This week's "Nova" episode on PBS, "3D Spies of WWII", explored allied aerial photo reconnaissance over occupied Europe. The program credited the Spitfire as the aerial platform.
I know that other aircraft were used in photo reconnaissance flights. But, for the life of me, I can't figure out why they might have used Spitfires at all. Yes, it was a wonderful fighter, but fighter maneuverability works against it as a photography platform. The early Spitfires also lacked endurance.
Seems to me that for aerial photo reconnaissance during war, you want a long-range, stable platform with some self-defense capability, and maybe speed to flee if that seems the better course. Those requirements suggest that you convert medium and heavy bombers, like DeHavilland Mosquitos or B-17s. (The Mosquito *was* produced in a photo reconnaissance version.)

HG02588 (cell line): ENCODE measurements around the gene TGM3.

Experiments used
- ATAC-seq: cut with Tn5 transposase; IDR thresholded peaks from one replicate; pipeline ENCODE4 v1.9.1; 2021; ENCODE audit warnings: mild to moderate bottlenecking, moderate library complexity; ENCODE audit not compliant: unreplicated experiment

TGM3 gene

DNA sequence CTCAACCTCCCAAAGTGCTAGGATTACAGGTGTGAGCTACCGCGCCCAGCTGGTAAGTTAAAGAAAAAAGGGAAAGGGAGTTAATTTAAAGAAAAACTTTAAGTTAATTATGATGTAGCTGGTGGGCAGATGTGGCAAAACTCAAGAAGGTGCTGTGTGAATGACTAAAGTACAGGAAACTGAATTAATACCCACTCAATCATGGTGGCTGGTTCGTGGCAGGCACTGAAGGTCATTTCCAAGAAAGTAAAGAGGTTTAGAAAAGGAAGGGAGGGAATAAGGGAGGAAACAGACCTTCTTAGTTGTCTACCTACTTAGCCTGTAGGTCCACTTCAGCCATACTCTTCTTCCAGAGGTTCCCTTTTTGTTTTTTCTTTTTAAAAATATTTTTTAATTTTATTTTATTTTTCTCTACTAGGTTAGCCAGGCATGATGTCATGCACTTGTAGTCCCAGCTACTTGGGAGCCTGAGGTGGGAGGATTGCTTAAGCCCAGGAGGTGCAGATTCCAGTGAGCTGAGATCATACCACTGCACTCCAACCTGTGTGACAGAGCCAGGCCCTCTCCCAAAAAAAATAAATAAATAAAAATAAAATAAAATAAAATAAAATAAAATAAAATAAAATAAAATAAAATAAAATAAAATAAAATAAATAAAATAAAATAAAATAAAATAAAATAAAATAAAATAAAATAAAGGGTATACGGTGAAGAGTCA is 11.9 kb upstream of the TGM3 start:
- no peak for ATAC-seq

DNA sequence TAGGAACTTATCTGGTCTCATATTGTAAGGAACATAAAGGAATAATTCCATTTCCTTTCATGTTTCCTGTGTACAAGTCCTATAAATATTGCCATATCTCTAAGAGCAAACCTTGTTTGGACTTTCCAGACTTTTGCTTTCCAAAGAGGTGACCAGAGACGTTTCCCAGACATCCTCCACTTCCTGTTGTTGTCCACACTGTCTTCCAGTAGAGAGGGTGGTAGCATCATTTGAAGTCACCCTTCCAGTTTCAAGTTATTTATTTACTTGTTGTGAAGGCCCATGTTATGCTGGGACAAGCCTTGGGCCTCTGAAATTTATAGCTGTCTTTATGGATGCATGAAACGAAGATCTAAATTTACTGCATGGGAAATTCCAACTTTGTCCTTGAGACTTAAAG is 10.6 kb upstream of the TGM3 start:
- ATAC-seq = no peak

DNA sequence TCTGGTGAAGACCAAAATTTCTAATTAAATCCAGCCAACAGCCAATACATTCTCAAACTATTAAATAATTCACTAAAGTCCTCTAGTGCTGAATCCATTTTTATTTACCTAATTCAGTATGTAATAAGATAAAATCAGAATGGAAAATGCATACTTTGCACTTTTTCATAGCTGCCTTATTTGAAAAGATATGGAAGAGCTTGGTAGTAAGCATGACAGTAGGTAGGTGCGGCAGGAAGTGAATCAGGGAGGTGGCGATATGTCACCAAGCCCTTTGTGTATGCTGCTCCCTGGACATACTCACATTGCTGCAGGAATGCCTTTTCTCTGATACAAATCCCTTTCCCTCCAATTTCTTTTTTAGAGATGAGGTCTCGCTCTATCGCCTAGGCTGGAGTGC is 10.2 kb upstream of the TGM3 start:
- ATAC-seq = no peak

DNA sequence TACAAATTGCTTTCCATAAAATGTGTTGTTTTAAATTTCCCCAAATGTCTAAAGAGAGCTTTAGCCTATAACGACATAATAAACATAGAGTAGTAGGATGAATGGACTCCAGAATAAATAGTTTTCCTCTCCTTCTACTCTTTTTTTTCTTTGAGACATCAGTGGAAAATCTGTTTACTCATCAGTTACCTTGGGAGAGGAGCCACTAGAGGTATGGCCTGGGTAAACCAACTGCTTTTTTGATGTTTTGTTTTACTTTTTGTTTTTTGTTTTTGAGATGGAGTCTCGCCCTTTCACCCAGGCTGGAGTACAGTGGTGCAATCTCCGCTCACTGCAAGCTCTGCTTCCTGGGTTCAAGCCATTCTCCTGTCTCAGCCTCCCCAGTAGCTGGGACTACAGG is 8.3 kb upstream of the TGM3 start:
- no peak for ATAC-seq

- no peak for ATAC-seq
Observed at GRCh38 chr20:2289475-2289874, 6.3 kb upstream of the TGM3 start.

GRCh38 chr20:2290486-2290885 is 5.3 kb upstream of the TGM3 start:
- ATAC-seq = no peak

To my question, then: Why convert a home defense fighter like a Spitfire, badly needed for home defense, to a reconnaissance role? What unique value would a Spitfire bring to that mission?